What are the techniques involved?

Here are some suggestions that I personally found useful and interesting. Ideally, art therapy is best practiced under the guidance and support of an art therapist, so do consult one if my ideas don’t seem to help. Some of the images here are my own creations that have proved therapeutic for me in way or another. Others are purely for reference purposes.

  • Display your emotions on canvas

One technique is to segregate your negative emotions from the positive ones by drawing and painting them onto a canvas. All you need to do is divide a canvas into two, in one section draw and paint your negative feelings and on the other half paint and draw feelings that make you happy. This exercise will help you replace your negative sentiments with positive thoughts, thereby releasing any stress or apprehensions.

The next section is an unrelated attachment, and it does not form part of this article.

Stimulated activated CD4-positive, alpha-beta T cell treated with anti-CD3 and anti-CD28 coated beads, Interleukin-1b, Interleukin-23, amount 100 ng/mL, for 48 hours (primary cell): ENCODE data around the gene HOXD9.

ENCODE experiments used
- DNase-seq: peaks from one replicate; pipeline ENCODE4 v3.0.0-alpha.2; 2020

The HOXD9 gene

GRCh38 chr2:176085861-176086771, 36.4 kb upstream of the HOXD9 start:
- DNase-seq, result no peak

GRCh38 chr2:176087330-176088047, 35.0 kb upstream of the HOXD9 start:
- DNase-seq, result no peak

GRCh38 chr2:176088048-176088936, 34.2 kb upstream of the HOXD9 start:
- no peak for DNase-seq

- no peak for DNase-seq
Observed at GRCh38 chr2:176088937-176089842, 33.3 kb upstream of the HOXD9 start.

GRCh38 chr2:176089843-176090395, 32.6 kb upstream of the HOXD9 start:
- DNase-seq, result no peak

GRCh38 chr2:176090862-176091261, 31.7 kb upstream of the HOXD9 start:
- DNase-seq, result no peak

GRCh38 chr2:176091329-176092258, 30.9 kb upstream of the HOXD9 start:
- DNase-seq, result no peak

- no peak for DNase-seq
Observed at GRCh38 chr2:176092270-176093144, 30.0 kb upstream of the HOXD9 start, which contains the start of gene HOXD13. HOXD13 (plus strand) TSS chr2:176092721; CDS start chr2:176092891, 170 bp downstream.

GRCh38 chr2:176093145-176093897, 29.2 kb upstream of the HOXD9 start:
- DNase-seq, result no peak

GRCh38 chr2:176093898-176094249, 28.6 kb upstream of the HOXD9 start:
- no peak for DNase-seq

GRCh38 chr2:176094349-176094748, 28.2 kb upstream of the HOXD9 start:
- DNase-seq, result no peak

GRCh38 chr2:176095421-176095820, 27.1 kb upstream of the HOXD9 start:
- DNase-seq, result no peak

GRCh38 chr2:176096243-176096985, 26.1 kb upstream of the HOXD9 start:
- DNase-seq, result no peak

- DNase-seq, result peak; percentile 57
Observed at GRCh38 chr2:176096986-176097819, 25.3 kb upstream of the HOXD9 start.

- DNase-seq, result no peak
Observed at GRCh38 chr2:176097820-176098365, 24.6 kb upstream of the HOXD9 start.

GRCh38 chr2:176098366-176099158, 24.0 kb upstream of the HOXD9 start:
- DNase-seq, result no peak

A display of my emotions on canvas
  • Digital Mediums

Another means of practicing art therapy is through digital mediums. All you need is an iPad or tablet, a stylus and any good drawing app like Adobe Photoshop Sketch or Autodesk Sketchbook. The best part about digital art therapy is that it’s easy to erase and start over! Another benefit of using digital medium is it increases concentration, focus as well as self-esteem, especially for children with autism.

A therapeutic digital creation of mine

·        Design a postcard you don’t intend to send

Sometimes illustrating all those pent up feelings about something or someone in the form of a postcard can helps deflate the problem. Designing the postcard allows you to activate different parts of your brain and helps it to relax. Once all the negativity is out on the card, you’ll find that it has lost its power to some extent.

Therapy through postcards (Reference image)

·        Cut and paste a painting to create a collage